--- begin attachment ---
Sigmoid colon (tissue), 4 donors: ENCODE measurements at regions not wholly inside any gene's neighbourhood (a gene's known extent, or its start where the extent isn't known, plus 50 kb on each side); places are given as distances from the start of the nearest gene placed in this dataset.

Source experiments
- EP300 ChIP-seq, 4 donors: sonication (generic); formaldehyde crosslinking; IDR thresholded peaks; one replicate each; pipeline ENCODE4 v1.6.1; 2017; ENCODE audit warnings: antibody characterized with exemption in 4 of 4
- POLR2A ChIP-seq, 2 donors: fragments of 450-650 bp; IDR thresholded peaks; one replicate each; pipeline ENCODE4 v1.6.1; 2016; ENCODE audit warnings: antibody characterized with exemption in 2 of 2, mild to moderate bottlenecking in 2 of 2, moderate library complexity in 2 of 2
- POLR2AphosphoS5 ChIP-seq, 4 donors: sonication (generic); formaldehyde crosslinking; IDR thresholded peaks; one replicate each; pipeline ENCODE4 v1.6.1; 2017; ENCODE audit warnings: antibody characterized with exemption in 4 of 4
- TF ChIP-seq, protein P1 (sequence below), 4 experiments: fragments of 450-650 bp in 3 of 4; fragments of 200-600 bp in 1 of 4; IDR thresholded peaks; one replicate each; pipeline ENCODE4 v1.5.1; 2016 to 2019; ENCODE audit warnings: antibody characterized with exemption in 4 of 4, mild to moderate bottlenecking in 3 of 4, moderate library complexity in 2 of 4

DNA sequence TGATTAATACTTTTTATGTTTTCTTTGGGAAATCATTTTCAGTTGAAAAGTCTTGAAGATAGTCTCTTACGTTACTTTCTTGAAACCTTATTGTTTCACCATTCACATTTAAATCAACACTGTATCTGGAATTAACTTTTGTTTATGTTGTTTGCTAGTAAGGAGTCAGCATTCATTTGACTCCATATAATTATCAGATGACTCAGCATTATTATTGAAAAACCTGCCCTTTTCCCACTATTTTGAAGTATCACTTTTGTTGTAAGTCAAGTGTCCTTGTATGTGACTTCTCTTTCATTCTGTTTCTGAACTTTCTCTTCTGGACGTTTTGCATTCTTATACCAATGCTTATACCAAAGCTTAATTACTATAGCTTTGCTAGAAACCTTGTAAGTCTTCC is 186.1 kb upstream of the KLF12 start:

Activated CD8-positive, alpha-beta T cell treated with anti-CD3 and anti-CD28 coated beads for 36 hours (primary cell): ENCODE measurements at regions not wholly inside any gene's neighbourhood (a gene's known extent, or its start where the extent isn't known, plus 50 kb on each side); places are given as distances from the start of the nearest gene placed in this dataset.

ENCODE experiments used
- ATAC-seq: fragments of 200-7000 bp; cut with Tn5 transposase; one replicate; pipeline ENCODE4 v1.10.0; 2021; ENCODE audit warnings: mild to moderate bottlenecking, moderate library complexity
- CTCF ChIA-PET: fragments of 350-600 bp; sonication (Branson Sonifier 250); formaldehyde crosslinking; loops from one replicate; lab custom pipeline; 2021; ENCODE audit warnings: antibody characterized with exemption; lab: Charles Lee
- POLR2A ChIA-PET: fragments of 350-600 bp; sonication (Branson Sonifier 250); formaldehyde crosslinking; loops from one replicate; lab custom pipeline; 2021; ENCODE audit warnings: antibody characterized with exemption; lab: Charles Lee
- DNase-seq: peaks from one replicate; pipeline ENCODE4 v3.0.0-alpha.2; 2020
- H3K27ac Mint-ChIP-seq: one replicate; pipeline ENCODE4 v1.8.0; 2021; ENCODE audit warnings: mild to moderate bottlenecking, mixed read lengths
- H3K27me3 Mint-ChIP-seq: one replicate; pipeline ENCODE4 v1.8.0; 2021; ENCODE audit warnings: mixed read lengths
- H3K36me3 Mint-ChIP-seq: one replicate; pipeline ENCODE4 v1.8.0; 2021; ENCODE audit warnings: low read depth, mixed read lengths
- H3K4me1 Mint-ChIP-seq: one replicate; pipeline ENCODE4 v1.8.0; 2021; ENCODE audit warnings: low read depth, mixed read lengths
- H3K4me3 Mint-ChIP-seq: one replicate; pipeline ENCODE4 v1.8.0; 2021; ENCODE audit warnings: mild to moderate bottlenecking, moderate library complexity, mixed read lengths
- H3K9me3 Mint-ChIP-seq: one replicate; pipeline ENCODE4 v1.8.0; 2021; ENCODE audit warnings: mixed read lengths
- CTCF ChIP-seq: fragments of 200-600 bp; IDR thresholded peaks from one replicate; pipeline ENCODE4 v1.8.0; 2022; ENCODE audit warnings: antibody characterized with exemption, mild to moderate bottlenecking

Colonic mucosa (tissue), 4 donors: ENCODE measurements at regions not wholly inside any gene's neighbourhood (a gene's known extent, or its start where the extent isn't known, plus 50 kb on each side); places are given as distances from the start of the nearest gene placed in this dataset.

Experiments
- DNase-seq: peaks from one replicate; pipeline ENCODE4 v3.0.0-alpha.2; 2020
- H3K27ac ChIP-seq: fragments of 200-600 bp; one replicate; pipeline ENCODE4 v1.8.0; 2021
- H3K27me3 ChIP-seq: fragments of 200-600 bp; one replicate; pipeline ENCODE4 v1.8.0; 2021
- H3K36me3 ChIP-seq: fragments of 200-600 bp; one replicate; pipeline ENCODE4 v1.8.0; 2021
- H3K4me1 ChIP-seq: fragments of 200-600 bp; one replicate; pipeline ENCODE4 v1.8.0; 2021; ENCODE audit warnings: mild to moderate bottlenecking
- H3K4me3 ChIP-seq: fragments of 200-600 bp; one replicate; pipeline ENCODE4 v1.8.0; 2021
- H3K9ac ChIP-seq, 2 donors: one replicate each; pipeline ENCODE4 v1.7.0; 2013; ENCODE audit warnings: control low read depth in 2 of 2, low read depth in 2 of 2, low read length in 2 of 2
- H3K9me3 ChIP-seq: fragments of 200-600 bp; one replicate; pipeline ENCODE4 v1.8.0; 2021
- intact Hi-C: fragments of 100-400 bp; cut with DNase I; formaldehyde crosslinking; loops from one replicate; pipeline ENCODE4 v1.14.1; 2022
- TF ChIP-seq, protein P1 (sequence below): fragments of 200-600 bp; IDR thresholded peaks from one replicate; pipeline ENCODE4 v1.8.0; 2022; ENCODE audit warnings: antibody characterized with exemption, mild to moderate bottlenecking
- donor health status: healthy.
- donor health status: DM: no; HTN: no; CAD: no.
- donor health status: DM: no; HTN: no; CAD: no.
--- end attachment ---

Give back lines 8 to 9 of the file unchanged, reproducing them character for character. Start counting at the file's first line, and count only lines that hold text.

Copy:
Activated CD8-positive, alpha-beta T cell treated with anti-CD3 and anti-CD28 coated beads for 36 hours (primary cell): ENCODE measurements at regions not wholly inside any gene's neighbourhood (a gene's known extent, or its start where the extent isn't known, plus 50 kb on each side); places are given as distances from the start of the nearest gene placed in this dataset.

ENCODE experiments used